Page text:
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Take a Hot Spring Bath in Tibet

  • Source : China Tibet Online Author : Time : 01/26/2016 Editor : Wang Ziru

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    As a saying goes, "Wherever there is people in Tibet, there will be a hot spring within one hundred kilometers." The Tibetan people bathe in hot springs as a way of staying healthy and curing disease. This treatment is effective and doesn't have any side effects.



    Due to the unique geological structure and geographic environment, many hot springs have formed in Tibet. There are countless springs of all shapes and sizes on the plateau. It really can be said that, wherever one resides in Tibet, he or she can get to a hot spring within 100 kilometers. Well-known hot springs are Yangbajain, Rudog, Khambu, Lhatse, Chutsankha, Dezhong, and Yeru. These springs are famous for their therapeutic properties because of their water temperature and mineral content.


    At the end of the 8th century A.D., Tibetan Medicine primogenitor Yuthok Yonten Gonpo included a section on the healing effects of hot springs in his book the Four Medical Tantras, the foundation work of Tibetan medicine. He believed that hot springs had the potential to prolong life and even restore youthful vigor. The benefits of hot springs can be absorbed both externally and internally.



    Tibetan hot spring therapy is very popular among local people. Ancient Tibetans believed that underneath the springs there were all kinds of minerals which in turn heated the waters and formed the springs, including sulfur, calcite, yanjing, coal, yellow alum, and more.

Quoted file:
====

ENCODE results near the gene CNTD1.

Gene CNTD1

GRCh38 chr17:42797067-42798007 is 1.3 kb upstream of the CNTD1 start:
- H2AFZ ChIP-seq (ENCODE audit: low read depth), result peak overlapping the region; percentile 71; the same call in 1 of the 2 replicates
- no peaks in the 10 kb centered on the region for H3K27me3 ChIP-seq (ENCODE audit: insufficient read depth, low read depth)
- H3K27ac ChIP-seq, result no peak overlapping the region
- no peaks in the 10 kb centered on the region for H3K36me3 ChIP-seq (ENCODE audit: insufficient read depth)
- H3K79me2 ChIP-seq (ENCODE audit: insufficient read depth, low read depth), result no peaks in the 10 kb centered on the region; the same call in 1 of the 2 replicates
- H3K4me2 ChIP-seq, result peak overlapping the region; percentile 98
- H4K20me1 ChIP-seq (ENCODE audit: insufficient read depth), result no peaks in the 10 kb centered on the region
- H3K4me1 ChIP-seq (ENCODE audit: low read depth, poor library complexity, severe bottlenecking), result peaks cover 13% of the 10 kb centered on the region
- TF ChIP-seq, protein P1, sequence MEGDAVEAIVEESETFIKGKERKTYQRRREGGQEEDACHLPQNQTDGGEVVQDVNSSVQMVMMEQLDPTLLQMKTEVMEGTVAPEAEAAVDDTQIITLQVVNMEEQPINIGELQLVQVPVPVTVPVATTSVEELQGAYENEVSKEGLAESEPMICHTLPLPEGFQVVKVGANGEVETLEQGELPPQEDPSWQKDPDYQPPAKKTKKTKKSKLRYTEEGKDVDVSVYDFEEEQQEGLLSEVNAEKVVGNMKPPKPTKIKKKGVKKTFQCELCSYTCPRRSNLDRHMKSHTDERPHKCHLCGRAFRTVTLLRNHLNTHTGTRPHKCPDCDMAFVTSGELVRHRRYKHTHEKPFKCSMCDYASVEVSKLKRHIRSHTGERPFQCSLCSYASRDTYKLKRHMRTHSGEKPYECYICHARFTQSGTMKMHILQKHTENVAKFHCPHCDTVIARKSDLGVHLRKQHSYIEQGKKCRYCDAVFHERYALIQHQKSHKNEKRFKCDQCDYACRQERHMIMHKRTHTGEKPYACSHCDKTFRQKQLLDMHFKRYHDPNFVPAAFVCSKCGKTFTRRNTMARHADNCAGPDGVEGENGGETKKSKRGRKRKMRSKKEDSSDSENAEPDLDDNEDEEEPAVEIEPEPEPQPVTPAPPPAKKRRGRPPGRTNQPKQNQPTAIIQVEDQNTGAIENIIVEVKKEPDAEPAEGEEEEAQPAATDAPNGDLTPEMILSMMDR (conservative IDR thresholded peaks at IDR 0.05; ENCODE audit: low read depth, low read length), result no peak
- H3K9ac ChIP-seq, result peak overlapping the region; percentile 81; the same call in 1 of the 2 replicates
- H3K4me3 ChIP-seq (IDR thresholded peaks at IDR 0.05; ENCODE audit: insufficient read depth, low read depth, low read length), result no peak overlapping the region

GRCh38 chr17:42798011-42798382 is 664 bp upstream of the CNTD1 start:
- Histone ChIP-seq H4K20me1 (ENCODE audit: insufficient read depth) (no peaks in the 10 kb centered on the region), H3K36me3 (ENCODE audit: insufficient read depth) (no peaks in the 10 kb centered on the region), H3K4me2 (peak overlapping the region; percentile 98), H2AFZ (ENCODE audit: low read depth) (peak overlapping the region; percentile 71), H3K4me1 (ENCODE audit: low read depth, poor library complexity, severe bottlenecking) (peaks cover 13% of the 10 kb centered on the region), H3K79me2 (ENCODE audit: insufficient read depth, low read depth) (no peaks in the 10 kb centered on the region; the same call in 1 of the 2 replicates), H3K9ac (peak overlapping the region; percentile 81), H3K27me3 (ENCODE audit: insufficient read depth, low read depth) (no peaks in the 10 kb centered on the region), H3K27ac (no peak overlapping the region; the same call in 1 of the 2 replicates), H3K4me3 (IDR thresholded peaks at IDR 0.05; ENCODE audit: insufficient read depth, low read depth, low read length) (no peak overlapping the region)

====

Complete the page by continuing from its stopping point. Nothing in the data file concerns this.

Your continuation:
According to the theories of toxic and non-toxic spring water, useful and useless spring water, Tibetan baths qualify as useful. Mineral springs contain five elements of therapy. Because of the varying content of different minerals, hot springs give off different scents, colors, flavors, and efficacies. These attributes can be used to treat different kinds of ailments.


    For instance, sulfur springs are yellow and bitter tasting, with a typical sulfuric scent. Around the spring one will see natural clumps of sulfur. This type of spring can be used to treat ringworm, leprosy, and grasserie. However, there may be side effects for some treatments. Calcite springs are very clear, tasteless and odorless. The infusion of tea and highland barley alcohol in the water doesn't change its color. On the edges of the springs, one may see calcite. These springs are good for stomach ulcers, kidney disease, body heat issues, and more.


    Immersion in natural hot spring water is a good treatment for skin disease, body strength, posture issues, and muscle density illnesses. Frequent baths and washing hair in the springs can improve people's physical conditions.



    Dos and don'ts


    (1) You should bathe an hour after eating.


    (2) If you have not eaten four hours before bathing, you must have some milk, syrup, or other liquid food in order to prevent feelings of sickness in the pools.


    (3) Before, during, and after soaking in the medicinal pools, make sure to drink plenty of water.


    (4) When soaking, make sure the ventilation is good, but not so much as to catch a cold.


    (5) Skin may appear red and you may sweat for 30 to 60 minutes after bathing; this is normal. Avoid wind and cold during this time.


    (6) While skin is still red, do not use any skincare or makeup products.


    (7) If you have high blood pressure, heart conditions, have a family member accompany you. Take note of the ventilation of the area, and do not soak for too long (three to six minutes). If you feel your heart rate or breathing accelerate while in the spring, get out immediately and go to a well-ventilated area and rest. Once recovered, you may try again two or three times.


    (8) Shower before soaking, or wash your hair and face before entering a barrel bath. There is no need to shower afterwards, simply towel dry.

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